The downside to all those holes in the thermostat is engine warm up is slowed because of all the bypass coolant is now coming from the radiator unless the heater valve is open. At that time you still have a lot of cold coolant from the rad feeding the water pump.
Now the thermostat only has a small 1/8" hole drilled in it to vent the chamber under the thermostat, a normal SBC mod. The 1/4" tube plumbing is still bringing coolant from the back of the left and right cyl heads to thermostat housing. The new H pipe is installed between the 5/8"and 3/4" heater hoses and has a 1/2" crossover pipe (3/8" ID) and is now supplying bypass coolant to the pump inlet when the thermostat is closed and the heater valve is closed. And is supplying coolant even when the engine is hot.

Have had the car out 4 times for long hard runs "around the block" and out on the highway at 60 mph and system seems to maintain the same temp once warmed up. Looks like a win-win so far. For 15 years dealt with that problem with this Dart block. Just surprises me i didn't think of doing the H pipe prior.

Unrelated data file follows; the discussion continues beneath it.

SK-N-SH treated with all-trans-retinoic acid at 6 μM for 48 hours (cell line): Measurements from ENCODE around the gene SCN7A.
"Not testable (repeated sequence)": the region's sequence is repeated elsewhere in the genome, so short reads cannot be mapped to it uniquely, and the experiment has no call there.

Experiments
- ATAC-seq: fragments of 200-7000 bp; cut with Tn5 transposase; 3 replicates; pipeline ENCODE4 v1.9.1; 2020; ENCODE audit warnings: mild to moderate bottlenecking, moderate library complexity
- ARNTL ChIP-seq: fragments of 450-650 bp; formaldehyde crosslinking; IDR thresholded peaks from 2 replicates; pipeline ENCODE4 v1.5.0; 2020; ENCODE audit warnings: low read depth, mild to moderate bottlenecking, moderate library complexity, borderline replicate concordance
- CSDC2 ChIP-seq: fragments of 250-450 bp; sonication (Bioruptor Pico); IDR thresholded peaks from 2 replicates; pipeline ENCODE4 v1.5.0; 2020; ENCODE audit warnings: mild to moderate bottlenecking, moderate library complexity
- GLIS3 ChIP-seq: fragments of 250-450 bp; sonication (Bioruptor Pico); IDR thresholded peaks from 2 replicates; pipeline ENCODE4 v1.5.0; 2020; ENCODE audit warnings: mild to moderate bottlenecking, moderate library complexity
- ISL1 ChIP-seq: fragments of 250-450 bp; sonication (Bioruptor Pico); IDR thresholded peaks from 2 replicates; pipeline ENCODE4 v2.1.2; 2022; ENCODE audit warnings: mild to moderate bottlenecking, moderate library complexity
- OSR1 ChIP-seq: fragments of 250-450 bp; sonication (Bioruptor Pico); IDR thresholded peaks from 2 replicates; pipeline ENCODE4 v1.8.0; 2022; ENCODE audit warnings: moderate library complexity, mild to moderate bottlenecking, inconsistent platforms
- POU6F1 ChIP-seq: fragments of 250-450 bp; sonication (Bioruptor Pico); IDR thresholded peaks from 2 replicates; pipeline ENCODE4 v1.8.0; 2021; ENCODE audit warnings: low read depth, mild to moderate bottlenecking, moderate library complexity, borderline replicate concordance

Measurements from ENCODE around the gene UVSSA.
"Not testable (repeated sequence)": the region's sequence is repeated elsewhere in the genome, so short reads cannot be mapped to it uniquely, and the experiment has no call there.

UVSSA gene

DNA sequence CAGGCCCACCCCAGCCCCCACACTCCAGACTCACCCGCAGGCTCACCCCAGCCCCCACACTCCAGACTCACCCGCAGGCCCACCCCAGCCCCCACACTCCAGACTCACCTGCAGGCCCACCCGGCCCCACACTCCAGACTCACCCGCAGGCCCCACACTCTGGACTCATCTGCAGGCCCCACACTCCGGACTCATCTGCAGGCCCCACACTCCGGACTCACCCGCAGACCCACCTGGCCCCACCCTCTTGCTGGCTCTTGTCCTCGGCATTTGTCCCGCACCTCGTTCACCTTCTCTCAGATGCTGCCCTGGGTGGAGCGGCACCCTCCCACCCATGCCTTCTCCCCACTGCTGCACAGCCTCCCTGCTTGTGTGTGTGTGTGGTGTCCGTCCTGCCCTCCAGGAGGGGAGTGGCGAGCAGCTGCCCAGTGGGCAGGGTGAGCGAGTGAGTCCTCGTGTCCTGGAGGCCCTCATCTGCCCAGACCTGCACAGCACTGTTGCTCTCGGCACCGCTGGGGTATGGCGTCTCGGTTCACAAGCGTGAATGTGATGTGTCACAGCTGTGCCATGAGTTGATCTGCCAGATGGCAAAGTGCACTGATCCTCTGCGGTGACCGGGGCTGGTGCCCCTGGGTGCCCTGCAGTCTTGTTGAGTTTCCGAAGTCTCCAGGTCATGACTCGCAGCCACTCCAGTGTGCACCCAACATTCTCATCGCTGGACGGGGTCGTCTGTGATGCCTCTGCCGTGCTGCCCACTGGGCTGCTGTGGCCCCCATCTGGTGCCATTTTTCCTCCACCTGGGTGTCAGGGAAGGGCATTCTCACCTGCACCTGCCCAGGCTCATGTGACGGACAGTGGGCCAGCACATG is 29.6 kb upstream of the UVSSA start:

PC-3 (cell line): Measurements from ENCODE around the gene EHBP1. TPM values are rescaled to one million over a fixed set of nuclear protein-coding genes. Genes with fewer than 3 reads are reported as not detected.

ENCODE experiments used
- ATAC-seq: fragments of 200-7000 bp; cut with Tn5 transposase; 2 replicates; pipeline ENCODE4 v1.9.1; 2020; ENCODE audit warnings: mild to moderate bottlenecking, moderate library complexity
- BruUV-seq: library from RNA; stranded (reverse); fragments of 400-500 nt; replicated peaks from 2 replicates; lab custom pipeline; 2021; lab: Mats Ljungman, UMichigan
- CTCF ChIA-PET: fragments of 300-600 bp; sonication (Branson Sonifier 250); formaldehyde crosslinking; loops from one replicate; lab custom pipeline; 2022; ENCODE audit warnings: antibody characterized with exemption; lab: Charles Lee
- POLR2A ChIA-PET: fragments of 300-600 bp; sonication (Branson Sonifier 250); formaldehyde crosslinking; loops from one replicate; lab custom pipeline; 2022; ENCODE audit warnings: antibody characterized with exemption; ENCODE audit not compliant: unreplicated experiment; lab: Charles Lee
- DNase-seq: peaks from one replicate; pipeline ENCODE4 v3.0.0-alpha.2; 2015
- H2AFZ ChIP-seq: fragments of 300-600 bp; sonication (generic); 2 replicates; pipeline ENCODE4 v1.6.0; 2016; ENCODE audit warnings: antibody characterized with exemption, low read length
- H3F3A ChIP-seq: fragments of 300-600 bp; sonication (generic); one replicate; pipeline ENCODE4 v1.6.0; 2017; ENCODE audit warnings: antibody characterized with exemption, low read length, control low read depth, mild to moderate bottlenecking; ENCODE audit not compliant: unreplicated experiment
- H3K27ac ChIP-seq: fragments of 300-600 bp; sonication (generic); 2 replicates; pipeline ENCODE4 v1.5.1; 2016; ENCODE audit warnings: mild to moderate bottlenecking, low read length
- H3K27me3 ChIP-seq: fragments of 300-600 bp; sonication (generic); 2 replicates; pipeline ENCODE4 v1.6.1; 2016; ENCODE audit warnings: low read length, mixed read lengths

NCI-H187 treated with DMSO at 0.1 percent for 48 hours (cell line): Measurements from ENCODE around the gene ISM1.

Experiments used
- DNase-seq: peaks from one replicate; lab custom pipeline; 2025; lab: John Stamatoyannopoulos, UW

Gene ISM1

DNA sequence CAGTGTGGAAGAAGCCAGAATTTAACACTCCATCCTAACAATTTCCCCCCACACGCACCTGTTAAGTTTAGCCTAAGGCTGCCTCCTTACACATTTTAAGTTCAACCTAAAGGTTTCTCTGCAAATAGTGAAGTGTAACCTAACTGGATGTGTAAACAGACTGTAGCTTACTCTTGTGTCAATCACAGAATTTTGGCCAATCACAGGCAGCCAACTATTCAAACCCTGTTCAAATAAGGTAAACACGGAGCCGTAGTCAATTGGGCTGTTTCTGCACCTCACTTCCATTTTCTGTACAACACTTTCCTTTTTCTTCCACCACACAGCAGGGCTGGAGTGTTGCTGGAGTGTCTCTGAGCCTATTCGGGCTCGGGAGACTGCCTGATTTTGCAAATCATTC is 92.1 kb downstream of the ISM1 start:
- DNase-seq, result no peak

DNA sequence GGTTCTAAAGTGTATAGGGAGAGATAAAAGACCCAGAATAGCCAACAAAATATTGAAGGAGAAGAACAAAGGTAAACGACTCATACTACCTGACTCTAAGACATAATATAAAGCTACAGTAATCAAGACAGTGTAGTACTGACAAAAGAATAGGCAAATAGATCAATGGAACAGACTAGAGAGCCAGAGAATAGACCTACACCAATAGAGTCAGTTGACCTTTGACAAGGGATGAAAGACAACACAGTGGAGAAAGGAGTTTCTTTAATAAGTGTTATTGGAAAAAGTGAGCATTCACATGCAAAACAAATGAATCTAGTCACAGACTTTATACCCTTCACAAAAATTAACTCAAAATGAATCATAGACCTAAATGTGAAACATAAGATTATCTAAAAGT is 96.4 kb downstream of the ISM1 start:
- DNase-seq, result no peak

When the system was drained to install the H pipe and all new heater hoses it was empty with the exception of the heater core and of course the engine blocks low points. The new vacuum coolant fill tool is the cat's meow. You draw down a vacuum in the cooling system. Let it sit with 25" of vacuum on the gauge for 15 minutes or so and that lets you know you don't have a leak somewhere. Connect the filler hose to your bucket of antifreeze and suck in the coolant.
Filling the Dart block/Stewart water pump combo and getting trapped air out of the pump have been a problem from day one, 15 years ago. Once the air is out the combo works great. This vac fill tool is so easy to use and solved that problem, just plug and play, done.

Will stick a new blower fan motor in while you can still buy a good one. Cooling system and A/C and also the new electric fan controller all seem to be back up and running fine now. Soon time to move onto the next new project.
Bob

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Bob, When I replaced my heater core in my 86, I replaced the blower motor and the air flow was amazing afterwards. It's an old blower motor now anyway!!


Leo Paugh
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Leo i went ahead and just ordered a new Delco from Rock, it was the best deal i found. There seems to be a lot of our blower motor/wheel, 15-80213, available in Delco right now, Ebay is flooded with them. Supposedly made in Canada, I hope.